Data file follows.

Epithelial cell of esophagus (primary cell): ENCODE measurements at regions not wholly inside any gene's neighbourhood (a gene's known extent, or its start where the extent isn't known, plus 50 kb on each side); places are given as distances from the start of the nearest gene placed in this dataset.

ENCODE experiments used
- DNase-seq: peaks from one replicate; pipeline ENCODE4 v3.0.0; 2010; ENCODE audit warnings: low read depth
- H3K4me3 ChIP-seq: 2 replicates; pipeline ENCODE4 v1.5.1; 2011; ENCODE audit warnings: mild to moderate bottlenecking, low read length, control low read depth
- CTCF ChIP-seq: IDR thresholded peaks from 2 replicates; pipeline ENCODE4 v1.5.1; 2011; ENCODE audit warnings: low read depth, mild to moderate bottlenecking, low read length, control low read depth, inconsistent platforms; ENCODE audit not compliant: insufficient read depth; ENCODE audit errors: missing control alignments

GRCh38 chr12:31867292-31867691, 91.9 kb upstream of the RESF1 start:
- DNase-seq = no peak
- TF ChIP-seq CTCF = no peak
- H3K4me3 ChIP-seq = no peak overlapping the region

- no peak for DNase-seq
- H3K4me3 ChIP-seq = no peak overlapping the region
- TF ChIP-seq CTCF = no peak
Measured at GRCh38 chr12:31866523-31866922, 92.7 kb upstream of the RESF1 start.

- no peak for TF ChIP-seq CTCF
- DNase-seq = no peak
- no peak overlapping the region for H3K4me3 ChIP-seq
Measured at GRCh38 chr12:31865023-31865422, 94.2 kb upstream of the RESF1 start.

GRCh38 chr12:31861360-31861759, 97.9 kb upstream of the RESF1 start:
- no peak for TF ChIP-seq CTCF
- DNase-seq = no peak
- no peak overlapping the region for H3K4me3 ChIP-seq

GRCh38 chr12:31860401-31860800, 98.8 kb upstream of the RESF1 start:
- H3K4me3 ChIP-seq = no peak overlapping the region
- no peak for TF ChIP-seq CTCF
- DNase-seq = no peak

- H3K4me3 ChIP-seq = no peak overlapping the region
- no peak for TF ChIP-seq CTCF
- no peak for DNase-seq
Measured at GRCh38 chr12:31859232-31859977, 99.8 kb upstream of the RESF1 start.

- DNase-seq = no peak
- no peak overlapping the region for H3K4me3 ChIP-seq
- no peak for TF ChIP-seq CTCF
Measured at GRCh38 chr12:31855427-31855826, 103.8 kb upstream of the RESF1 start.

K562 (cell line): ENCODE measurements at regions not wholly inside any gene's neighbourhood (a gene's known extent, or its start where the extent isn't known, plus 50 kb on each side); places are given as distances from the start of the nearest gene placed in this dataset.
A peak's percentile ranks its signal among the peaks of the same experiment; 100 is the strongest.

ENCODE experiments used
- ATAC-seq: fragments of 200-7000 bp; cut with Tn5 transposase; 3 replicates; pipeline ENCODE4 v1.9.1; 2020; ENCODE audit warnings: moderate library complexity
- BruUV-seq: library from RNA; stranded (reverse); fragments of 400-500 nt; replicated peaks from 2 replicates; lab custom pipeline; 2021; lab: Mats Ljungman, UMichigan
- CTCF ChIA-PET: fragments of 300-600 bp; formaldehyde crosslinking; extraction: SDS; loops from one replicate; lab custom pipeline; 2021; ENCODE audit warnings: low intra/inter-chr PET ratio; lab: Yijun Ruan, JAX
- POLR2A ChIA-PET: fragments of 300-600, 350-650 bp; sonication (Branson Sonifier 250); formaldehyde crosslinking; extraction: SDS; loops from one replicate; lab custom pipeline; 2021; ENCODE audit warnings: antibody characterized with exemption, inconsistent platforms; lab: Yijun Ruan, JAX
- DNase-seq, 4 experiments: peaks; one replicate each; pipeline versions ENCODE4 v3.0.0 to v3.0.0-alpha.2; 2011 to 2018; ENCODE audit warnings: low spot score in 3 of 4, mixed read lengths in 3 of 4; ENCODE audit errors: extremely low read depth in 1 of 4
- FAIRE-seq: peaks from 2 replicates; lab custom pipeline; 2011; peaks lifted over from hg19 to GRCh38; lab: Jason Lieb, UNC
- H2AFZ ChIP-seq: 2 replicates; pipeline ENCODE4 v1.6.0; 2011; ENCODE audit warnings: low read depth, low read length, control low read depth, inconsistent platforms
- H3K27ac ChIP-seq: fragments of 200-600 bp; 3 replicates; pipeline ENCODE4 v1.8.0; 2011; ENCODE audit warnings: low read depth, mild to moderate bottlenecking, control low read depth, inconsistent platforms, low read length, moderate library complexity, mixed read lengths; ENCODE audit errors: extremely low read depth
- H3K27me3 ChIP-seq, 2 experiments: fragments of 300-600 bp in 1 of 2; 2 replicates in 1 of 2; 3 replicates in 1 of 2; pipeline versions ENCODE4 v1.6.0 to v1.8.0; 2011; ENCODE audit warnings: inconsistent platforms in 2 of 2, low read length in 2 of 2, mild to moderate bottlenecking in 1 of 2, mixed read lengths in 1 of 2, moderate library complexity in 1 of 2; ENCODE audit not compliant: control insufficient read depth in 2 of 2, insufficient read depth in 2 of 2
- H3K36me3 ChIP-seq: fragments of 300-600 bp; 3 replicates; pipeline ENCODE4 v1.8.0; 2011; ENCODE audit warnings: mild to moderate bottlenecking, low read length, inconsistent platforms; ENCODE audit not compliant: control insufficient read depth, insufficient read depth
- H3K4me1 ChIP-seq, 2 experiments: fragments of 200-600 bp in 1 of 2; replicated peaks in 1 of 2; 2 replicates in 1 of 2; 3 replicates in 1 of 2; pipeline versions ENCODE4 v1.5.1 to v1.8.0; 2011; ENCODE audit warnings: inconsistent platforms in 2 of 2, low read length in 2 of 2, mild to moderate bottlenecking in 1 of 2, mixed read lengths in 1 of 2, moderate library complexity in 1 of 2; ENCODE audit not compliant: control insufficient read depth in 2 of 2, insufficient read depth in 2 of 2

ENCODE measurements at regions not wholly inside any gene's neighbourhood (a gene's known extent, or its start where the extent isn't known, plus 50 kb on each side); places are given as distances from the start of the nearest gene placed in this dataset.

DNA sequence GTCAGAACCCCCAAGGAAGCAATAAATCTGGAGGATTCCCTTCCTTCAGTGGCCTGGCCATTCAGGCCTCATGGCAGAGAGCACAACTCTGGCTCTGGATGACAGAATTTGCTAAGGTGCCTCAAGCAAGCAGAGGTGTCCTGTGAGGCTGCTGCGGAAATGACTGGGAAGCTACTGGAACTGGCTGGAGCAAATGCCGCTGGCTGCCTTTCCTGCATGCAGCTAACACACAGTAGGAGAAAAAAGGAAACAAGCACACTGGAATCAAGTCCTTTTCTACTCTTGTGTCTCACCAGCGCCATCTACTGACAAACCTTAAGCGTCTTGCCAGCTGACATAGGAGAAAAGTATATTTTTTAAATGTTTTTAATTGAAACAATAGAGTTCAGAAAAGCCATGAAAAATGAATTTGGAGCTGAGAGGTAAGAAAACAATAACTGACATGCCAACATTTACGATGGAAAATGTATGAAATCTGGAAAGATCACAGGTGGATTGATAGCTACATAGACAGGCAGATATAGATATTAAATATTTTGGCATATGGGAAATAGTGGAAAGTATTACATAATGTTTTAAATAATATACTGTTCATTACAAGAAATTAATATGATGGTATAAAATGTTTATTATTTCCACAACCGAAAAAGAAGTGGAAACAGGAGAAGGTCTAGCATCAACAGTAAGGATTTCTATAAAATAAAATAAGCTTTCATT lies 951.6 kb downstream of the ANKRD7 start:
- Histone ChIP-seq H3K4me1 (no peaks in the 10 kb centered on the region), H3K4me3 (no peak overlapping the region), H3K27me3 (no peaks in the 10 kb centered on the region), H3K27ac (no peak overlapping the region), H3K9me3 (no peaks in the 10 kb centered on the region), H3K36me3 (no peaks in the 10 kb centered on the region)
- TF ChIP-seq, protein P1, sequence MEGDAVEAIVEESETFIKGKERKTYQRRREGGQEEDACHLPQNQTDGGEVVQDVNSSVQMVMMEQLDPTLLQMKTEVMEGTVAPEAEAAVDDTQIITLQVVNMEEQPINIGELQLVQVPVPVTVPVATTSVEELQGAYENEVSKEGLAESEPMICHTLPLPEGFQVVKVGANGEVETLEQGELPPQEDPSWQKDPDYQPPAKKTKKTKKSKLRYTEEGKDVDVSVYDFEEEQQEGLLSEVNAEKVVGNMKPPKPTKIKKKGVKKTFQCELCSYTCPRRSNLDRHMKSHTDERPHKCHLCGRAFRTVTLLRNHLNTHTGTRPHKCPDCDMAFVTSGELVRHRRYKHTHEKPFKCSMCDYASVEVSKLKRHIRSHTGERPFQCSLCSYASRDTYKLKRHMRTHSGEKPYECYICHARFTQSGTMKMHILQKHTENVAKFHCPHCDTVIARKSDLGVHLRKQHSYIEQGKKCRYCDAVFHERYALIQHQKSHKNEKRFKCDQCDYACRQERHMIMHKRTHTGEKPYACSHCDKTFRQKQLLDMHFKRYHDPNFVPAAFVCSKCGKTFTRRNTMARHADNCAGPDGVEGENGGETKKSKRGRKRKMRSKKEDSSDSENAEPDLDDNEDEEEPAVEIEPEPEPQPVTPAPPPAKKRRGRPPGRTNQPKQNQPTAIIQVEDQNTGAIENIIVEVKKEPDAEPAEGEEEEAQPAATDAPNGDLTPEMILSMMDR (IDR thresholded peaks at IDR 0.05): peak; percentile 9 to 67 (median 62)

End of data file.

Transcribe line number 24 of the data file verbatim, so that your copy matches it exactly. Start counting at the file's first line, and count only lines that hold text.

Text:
- no peak for TF ChIP-seq CTCF